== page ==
Do you think that alcohol is one of the major causes of strife at the moment (it sounds as if it was on his 30th)? Perhaps if that was out of the equation he might find counseling more productive. That being said giving up drink, especially if it has become a coping mechanism, can be extremely difficult and he may wish to think in terms of outside support.

So far I've talked about things as you see them, do you know what your husband feels about things? Does he want the relationship to improve and you to feel less like you are in an unequal situation, or just keep going in a manner he finds comfortable?

Croix

Discobox
Community Member

Thanks for your reply Croix,

For him I think alcohol has become a coping mechanism, he drinks when he is stressed and I suspect when he is bored and lonely. Since the arguement he has gone back on his medication and has arranged counselling, however he has done this before. He has been diagnosed with PTSD, anxiety and depression. All due to his childhood of bullying and just nasty sour parenting. Another issue we have is he has never bothered to make friends of his own because he claims he has social anxiety. His social anxiety has never stopped him from tagging along with me when I go out with my female friends (girls nights out). As for the porn and what happened after his 30th, he always has an excuse.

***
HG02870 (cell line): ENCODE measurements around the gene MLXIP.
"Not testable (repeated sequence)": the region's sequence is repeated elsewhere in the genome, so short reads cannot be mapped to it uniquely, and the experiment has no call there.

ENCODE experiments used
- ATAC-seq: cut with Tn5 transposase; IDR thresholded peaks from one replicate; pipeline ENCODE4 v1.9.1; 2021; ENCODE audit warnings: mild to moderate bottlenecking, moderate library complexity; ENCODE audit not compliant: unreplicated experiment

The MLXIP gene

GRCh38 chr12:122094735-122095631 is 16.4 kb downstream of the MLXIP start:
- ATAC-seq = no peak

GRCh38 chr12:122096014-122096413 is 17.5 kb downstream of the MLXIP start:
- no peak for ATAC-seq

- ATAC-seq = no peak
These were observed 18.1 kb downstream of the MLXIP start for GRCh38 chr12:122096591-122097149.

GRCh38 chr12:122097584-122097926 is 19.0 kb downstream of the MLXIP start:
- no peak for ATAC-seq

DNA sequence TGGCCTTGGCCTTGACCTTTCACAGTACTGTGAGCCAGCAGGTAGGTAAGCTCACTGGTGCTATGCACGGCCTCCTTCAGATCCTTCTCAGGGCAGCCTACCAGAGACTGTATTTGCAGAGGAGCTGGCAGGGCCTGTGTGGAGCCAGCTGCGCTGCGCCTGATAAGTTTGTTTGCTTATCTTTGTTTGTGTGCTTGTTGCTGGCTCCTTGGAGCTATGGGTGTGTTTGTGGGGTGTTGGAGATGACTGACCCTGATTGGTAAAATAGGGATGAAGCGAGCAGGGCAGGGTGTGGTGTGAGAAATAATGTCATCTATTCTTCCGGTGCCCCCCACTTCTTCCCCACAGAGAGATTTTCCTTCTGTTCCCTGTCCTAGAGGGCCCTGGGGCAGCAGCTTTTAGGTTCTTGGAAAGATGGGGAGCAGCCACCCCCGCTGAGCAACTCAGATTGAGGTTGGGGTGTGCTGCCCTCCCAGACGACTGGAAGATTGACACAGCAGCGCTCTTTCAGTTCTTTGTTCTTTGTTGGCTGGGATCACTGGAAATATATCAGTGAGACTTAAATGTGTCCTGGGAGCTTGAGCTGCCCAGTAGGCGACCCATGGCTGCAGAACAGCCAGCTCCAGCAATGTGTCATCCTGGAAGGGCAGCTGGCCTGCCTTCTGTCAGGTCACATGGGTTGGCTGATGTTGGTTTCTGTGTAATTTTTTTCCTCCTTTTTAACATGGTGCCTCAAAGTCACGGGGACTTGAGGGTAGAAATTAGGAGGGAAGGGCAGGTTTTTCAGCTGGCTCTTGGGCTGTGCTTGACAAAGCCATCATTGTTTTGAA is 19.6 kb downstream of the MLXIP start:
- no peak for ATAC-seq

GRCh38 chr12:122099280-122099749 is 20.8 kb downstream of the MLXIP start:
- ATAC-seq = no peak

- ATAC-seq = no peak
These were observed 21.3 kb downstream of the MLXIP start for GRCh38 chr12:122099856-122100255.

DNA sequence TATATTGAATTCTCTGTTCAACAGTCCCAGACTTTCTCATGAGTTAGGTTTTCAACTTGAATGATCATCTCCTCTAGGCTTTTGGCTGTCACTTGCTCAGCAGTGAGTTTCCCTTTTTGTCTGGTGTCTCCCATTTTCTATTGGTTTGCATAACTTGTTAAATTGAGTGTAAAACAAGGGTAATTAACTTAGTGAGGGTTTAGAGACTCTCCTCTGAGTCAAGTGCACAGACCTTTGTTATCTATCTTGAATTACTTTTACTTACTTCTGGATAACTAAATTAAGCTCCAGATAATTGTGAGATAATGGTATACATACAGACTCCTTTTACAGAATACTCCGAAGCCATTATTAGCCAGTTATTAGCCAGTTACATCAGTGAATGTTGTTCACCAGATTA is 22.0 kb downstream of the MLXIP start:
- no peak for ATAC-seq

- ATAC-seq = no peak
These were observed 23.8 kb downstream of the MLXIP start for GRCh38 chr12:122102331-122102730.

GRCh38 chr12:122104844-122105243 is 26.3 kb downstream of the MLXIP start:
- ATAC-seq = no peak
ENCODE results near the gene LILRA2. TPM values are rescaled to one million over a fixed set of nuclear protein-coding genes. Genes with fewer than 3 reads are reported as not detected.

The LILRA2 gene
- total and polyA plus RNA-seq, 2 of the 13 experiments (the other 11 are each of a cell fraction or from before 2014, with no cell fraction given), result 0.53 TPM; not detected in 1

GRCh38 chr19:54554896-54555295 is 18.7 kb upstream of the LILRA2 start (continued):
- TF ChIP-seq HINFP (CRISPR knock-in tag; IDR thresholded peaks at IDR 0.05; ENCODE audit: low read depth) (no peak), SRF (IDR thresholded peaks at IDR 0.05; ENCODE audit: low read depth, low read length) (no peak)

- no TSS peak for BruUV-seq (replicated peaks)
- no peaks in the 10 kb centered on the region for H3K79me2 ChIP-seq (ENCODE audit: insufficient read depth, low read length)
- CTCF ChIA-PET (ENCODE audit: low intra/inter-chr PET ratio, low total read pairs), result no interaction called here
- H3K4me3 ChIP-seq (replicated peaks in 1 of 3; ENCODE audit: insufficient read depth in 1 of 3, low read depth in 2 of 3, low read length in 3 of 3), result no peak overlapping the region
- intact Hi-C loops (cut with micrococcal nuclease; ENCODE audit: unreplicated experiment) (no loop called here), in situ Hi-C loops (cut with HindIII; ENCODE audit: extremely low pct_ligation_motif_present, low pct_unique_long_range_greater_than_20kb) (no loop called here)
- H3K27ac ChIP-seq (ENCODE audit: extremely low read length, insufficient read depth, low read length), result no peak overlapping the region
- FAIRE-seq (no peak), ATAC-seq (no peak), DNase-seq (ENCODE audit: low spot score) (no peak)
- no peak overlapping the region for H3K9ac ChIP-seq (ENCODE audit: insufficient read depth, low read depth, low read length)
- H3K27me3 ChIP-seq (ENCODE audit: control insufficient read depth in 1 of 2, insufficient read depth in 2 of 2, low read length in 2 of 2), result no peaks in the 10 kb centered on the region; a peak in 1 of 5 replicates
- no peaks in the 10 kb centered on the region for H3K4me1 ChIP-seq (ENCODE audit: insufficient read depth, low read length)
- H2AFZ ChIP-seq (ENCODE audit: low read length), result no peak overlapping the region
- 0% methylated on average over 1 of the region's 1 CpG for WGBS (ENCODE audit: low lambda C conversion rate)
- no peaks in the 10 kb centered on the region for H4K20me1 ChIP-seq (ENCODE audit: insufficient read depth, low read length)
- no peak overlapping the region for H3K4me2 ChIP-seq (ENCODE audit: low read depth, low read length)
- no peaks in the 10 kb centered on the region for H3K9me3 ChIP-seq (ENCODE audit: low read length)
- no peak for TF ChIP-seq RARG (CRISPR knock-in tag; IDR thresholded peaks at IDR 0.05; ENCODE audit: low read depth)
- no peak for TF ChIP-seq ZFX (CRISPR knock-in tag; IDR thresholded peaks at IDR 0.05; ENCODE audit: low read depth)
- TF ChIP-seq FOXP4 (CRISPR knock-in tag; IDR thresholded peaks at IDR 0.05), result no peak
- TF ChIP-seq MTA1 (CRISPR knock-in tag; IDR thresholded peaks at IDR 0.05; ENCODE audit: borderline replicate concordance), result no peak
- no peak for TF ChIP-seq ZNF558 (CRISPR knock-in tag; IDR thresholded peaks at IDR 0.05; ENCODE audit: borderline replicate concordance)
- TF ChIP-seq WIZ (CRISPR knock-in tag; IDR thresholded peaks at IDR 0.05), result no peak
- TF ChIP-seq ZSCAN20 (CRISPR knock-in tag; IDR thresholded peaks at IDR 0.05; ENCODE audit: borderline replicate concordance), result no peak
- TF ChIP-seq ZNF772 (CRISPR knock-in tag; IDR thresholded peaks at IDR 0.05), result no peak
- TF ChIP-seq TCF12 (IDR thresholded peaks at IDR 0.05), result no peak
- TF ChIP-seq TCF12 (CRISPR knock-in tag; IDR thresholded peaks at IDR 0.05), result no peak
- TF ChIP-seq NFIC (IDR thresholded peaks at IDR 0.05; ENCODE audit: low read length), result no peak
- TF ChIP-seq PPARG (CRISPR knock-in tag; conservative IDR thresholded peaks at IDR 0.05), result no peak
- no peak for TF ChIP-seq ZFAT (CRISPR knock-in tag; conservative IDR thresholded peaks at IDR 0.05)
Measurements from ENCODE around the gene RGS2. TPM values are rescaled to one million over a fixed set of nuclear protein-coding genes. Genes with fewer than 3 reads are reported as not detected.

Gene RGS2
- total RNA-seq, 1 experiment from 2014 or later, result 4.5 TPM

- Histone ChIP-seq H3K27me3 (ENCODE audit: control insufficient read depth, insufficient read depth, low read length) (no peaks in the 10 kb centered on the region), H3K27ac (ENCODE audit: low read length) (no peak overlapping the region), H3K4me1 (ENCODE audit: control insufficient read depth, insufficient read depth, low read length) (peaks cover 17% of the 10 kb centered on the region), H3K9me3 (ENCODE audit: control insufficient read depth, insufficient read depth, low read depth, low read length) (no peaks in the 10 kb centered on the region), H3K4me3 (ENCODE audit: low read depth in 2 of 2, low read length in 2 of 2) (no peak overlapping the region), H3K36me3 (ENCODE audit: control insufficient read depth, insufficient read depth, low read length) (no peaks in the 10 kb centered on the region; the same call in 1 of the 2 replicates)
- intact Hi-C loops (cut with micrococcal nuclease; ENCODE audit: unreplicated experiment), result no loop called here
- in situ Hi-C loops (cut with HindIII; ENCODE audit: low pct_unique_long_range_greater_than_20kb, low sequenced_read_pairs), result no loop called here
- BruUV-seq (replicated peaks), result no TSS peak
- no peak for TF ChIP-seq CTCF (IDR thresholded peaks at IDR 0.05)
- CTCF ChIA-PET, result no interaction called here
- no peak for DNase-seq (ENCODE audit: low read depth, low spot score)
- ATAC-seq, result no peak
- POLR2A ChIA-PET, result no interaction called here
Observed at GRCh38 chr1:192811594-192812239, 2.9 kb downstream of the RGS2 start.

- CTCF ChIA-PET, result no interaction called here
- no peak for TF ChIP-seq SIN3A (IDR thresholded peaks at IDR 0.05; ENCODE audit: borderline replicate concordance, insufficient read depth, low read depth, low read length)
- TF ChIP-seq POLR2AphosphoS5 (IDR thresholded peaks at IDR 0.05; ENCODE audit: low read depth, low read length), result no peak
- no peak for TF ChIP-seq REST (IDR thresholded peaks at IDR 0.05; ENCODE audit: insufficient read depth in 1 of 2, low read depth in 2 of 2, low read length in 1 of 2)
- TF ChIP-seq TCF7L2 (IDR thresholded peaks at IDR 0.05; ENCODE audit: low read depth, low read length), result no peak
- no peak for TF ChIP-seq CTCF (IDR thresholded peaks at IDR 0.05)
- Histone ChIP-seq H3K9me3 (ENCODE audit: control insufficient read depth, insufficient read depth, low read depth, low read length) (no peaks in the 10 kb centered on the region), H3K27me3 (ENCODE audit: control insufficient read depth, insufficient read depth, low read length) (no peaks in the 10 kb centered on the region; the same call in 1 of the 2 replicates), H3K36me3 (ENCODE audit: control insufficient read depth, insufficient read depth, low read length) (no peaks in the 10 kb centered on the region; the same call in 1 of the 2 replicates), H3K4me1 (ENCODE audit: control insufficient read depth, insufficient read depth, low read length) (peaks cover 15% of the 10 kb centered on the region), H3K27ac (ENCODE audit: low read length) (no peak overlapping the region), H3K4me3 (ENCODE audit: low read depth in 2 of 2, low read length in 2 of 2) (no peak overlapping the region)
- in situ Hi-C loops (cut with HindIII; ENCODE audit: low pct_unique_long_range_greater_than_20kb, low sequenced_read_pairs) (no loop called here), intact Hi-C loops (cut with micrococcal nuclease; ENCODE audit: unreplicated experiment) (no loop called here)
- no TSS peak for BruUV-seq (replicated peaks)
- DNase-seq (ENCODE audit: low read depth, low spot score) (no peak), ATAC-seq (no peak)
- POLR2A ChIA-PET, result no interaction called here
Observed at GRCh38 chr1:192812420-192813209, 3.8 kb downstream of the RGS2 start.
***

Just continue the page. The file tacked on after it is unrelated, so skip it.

The porn really struck a nerve with me because I caught him 3 days after I had given birth to our son. He was hiding it, and that annoyed me more. The 30th is because I took our children and his cake and presents home and told him to go enjoy himself with my brothers. Apparently he made a bee line for these two women when he got to the club and left with them at the end of the night. He always has a negative comment when I try to achieve anything, when I got into UNI 'yay, more debt' when I was asked to apply for a high paying job 'I hope you dont hate it like the one you have now'.

He has made an effort, he has not touched alcohol since the arguement and called up a work colleague to go catch up with him for a coffee. He even finished off little projects around the house that have been left aside for months. The problem I have is, this has happened before. It was good for a while and then slowly he slips back into his old habits.